Yesterday the ESPN bloggers detailed the longest tenured coach in each of their respective conference. Ed Aschoff hit on the SEC and Richt's tenure. Adam Rittenberg discussed how, with the loss of Joe Paterno, and to a lesser extent Jim Tressel, the Big Ten is no longer the "league of longevity." Ted Miller of the Pac-12 Blog, talks about the long-time Cal and Oregon State coaches, Jeff Tedford and Mike Riley, being on the hot seat in 2012. David Ubben talks Bob Stoops and Mack Brown, where success and longevity go hand in hand. Both Andrea Adelson and Heather Dinich hit on the short tenure of the bulk of the coaches in the Big East and ACC, save for Frank Beamer of course.
A great look by the Worldwide Leader at who has the years in the tank at their current gigs. In the wake of the Paterno firing a look around the landscape reminds us just how far away the current crop of coaches are from getting to that 409 wins that JoePa posted.
The next closest active coaches? Frank Beamer at 251, Mack Brown at 227 and Chris Ault at 226. For Beamer, the next closest, it would take 11 seasons of 14-0 football to get within four of Paterno. Not sure if you've been keeping track but Beamer is on the tail end of his career at 65 years old and the Hokies have not gone undefeated under Beamer since, well, ever.
Odds are that we'll never see a coach at the FBS level approach the Joe Paterno or Bobby Bowden level of wins. In fact, Bear Bryant's 323 wins seems far fetched for the coaches operating in today's climate. The simple fact is the coaching world of the current era does not lend itself to longevity in any way, shape or form.
From the professional angle it all boils down to one thing; coaching FBS college football is harder now than it has ever been. The hours are more demanding than ever. The job requirements continue to increase as coaches are pulled in every direction by non-football demands, yet still asked to win as many games as possible.
The game is more advances than ever. Recruiting is more competitive than it has ever been. In short, the demands of the coaching job do not lend themselves to a coach grinding it out for the 46 or 44 or 38 years; Joe Paterno, Bobby Bowden or Bear Bryant respectively.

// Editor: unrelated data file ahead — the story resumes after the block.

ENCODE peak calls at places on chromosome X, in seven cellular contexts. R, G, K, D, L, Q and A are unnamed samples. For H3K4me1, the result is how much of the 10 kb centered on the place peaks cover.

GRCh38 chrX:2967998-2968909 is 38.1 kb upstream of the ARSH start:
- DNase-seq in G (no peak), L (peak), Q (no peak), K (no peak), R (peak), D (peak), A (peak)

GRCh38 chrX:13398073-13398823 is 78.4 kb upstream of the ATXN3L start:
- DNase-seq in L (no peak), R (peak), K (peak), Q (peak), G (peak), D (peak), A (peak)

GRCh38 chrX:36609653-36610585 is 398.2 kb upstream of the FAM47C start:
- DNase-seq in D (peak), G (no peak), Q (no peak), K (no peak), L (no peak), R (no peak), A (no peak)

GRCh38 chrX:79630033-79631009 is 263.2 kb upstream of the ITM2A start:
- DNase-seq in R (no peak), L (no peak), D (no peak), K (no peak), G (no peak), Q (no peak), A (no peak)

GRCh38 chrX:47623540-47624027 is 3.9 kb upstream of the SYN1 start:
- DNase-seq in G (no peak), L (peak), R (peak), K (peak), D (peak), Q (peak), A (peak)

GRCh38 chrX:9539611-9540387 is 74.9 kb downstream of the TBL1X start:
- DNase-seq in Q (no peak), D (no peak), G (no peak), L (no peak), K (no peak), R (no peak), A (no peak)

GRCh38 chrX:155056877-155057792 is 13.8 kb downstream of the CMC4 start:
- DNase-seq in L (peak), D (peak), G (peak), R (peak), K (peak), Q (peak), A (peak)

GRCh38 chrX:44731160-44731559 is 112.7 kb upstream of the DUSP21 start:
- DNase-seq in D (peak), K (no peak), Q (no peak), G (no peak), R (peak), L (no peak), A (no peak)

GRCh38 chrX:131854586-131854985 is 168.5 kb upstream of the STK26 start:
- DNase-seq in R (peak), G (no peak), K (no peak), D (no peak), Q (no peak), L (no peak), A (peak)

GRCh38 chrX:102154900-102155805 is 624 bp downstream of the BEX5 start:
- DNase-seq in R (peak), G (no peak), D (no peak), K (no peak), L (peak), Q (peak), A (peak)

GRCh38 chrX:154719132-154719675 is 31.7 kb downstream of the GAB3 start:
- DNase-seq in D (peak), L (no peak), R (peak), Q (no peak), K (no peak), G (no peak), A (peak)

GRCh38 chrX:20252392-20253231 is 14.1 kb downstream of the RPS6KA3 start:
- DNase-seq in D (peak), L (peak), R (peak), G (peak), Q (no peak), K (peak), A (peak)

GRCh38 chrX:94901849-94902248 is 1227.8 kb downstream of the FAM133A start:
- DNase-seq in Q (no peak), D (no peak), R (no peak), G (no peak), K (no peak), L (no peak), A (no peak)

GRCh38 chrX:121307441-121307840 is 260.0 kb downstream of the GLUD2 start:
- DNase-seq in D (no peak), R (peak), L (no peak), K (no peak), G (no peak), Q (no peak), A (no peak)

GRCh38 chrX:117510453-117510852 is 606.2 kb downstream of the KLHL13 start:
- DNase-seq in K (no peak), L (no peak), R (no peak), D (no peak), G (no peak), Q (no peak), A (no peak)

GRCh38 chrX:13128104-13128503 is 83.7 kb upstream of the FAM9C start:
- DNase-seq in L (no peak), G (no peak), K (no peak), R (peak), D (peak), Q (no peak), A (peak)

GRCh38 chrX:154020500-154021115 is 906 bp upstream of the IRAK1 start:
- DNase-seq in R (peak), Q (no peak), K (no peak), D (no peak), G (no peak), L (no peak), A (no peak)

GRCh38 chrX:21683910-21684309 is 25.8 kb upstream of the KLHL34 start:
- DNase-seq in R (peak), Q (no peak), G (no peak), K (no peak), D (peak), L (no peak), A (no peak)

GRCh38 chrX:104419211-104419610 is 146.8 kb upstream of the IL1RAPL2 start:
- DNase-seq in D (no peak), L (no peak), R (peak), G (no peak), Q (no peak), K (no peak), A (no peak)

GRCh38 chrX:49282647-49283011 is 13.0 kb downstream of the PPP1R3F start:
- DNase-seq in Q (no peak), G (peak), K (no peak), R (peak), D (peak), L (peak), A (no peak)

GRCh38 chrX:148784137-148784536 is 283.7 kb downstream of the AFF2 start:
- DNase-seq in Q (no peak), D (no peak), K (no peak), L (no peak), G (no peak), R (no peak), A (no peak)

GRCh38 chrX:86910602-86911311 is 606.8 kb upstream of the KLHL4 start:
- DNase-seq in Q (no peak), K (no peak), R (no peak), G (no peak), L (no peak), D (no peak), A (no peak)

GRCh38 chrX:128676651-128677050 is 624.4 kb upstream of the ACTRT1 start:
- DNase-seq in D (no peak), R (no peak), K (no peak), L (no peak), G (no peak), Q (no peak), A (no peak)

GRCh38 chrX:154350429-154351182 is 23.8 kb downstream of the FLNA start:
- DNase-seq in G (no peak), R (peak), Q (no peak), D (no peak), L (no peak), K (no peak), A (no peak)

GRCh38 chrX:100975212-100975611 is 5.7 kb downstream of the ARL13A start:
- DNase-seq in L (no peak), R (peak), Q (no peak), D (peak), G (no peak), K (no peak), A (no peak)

It is hard to stay at the top for a long time. The evolution of college football has sunk some coaches. Inability to adjust to today's athlete has left others looking for a job after a tough couple of season. Personality issues have seen some public favorites pushed out of their jobs. NCAA scandals have forced many a coach into the unemployment line.
For the college football coach on today's landscape there are lot more ways to get fired than reasons to stay hired. While the demands of the job wear on a coach, the truth of the matter is that college football coaches are hired to be fired in today's world. The window for immediate success is smaller, the tolerance for inconsistency is less than ever and the lusting for more at every turn is greater than ever.
Will any current coach get into the Top 3 in wins?
We live in a "what have you done for me lately" society and college football's hiring and firing practices exemplify this element. You do not get a decade to "get things going" at a program. You get a couple years and if the results are not there, then your employer is looking for someone new.
The all-time wins records are all safe. Not just Paterno's but Bobby Bowden's 377 and Bear Bryant's 323 as well. With the physical demands of the job, the complexities of the professions evolution and the competition out there; staying at the elite level is no small task. Throw in the fact that your athletic director and your fanbase demand excellence on a near yearly basis or your thrown out; and it is clear that longevity is just a thing of the past.